Describing her rise through the Sheffield Chamber of Commerce ranks as “meteoric”, Thomas was effectively promoted year on year, which helped raise her profile among potential clients and professional connections.

“At the Chamber I was given a platform to speak to people on a regular basis. I still network. Networking is about finding the right people. I am constantly looking for people who can assist me and my business.”

A renewed sense of purpose following her tsunami experience is the driver behind much of her career and her personal life. “What happened to me in Thailand was pivotal. It was like a cleansing of my life. Things that weren’t benefiting me, I was getting rid of, but at the time I had no idea I was doing it.”

Thomas recalls how this subconscious spring clean and not wanting to waste precious time impacted every aspect of her life. Asking herself the big life questions like “Why did I survive?”, “how good am I?” and “if you really stretch yourself what are the benefits?” led to a series of life changes.

She made sure her mortgage was on the best possible rate, she ended a relationship and she left the advice firm where she had learned her craft to go it alone.

“I am a lot of what I learned there.But I thought ‘if I don’t do it now I’m never going to do it’.”

Thomas had no clear vision for Future Life at the outset. “I wasn’t sure what I wanted but what I found was the requirement for a bespoke style of investment planning for those people who are very busy and want to subcontract their financial life to someone they can trust; put themselves in the middle and build a framework around that of accountants, solicitors and people who can touch them if their financial plan needs to change.”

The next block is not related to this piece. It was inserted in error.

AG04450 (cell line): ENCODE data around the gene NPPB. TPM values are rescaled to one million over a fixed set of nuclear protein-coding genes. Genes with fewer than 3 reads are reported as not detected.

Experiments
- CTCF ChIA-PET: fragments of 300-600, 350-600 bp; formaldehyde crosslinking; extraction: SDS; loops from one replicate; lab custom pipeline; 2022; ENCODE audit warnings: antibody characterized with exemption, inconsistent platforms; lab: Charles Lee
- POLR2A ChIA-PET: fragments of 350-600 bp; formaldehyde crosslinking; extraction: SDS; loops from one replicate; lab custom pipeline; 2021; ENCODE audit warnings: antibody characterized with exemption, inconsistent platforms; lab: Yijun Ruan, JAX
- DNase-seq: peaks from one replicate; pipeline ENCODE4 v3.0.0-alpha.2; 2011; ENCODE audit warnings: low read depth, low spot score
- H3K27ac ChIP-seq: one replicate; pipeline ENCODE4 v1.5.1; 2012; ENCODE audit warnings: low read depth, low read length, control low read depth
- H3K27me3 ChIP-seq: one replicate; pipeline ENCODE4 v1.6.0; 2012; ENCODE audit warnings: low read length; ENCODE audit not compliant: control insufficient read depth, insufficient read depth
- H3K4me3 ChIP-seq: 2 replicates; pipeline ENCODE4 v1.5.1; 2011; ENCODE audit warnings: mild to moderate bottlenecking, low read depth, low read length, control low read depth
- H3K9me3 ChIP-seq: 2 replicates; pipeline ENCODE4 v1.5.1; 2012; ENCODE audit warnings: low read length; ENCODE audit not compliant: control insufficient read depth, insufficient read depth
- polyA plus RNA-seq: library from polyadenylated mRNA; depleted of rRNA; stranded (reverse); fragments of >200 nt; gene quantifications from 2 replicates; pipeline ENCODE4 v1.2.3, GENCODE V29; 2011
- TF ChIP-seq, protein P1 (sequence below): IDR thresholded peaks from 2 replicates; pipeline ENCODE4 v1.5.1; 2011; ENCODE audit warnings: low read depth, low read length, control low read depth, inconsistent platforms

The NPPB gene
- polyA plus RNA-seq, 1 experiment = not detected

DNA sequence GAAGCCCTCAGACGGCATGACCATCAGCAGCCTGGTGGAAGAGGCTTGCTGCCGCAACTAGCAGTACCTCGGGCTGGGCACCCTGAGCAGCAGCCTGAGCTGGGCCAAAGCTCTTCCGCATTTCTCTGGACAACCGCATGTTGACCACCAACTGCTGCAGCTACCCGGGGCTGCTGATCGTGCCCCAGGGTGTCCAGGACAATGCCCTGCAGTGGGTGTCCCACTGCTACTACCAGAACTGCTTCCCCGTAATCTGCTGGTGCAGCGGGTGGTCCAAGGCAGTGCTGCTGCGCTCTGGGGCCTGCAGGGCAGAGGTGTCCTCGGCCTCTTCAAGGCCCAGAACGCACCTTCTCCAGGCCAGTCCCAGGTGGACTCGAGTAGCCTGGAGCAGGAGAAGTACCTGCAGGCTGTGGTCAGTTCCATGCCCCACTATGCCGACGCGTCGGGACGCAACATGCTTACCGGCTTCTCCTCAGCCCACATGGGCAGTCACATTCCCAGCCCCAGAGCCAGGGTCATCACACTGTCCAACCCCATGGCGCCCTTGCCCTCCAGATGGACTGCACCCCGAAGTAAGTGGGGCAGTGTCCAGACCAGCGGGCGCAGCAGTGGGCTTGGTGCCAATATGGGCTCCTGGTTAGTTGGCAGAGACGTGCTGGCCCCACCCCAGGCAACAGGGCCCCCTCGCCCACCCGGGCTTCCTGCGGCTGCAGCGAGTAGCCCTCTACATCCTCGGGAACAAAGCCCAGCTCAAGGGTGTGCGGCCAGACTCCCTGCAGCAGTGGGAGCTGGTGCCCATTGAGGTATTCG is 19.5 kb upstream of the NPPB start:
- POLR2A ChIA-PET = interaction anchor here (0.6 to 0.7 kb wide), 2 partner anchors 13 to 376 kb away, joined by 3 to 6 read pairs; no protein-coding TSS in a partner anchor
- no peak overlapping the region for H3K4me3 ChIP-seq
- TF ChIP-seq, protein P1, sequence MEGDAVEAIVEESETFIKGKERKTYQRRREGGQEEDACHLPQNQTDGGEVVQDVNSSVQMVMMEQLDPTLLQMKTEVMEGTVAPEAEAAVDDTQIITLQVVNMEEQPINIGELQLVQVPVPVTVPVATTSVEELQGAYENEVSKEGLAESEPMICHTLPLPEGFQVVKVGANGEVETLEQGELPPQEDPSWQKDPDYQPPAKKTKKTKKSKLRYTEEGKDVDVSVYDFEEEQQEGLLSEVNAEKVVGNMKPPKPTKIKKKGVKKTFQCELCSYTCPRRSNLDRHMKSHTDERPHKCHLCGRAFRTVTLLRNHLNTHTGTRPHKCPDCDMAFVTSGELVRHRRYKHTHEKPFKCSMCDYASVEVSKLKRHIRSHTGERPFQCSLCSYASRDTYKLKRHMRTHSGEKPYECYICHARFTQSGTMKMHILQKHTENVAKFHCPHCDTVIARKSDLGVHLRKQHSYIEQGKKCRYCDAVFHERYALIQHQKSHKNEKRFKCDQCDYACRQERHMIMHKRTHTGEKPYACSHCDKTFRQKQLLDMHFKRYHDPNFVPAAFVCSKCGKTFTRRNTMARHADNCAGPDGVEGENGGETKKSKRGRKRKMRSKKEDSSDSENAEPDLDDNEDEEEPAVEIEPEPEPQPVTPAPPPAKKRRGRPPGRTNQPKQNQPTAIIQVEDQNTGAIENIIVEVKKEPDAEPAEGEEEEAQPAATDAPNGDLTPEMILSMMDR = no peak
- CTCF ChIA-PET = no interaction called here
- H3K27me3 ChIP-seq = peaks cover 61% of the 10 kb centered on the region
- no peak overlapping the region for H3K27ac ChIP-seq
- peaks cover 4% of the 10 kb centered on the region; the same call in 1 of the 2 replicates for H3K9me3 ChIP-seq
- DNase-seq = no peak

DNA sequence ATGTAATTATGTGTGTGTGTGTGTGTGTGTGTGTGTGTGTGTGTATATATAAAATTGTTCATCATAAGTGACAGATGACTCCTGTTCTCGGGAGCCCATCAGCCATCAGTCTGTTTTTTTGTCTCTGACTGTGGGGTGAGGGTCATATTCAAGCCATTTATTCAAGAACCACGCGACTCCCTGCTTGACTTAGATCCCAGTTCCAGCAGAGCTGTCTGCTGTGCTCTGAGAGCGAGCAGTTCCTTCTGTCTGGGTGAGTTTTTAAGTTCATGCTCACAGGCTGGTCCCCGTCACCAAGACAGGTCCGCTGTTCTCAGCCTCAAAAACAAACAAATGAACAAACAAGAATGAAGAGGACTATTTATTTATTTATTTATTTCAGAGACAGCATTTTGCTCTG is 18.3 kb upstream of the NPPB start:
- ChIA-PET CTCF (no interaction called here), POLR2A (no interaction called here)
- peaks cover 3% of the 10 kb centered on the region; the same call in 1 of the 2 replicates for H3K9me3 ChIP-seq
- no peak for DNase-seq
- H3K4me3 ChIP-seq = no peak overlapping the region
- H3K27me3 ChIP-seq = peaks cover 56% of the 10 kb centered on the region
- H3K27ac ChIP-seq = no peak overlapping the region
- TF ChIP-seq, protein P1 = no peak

A lot of Thomas’s clients are high- profile men who specifically chose a female adviser. “That was quite revealing. Women, in their perception, take less risk, listen and are more attentive to their financial needs. But I don’t treat myself as a female financial adviser; I’m just a professional.”

Indeed, marketing Future Life as a female advice business has never been tempting to Thomas. She employs two men and seven women – all appointed on merit.

“I don’t want to restrict myself to 50 per cent of potential clients. But – and I’m contradicting myself here – I have won quite a few ‘women in business’ awards. I can help encourage other women in business and I’m happy to support that.”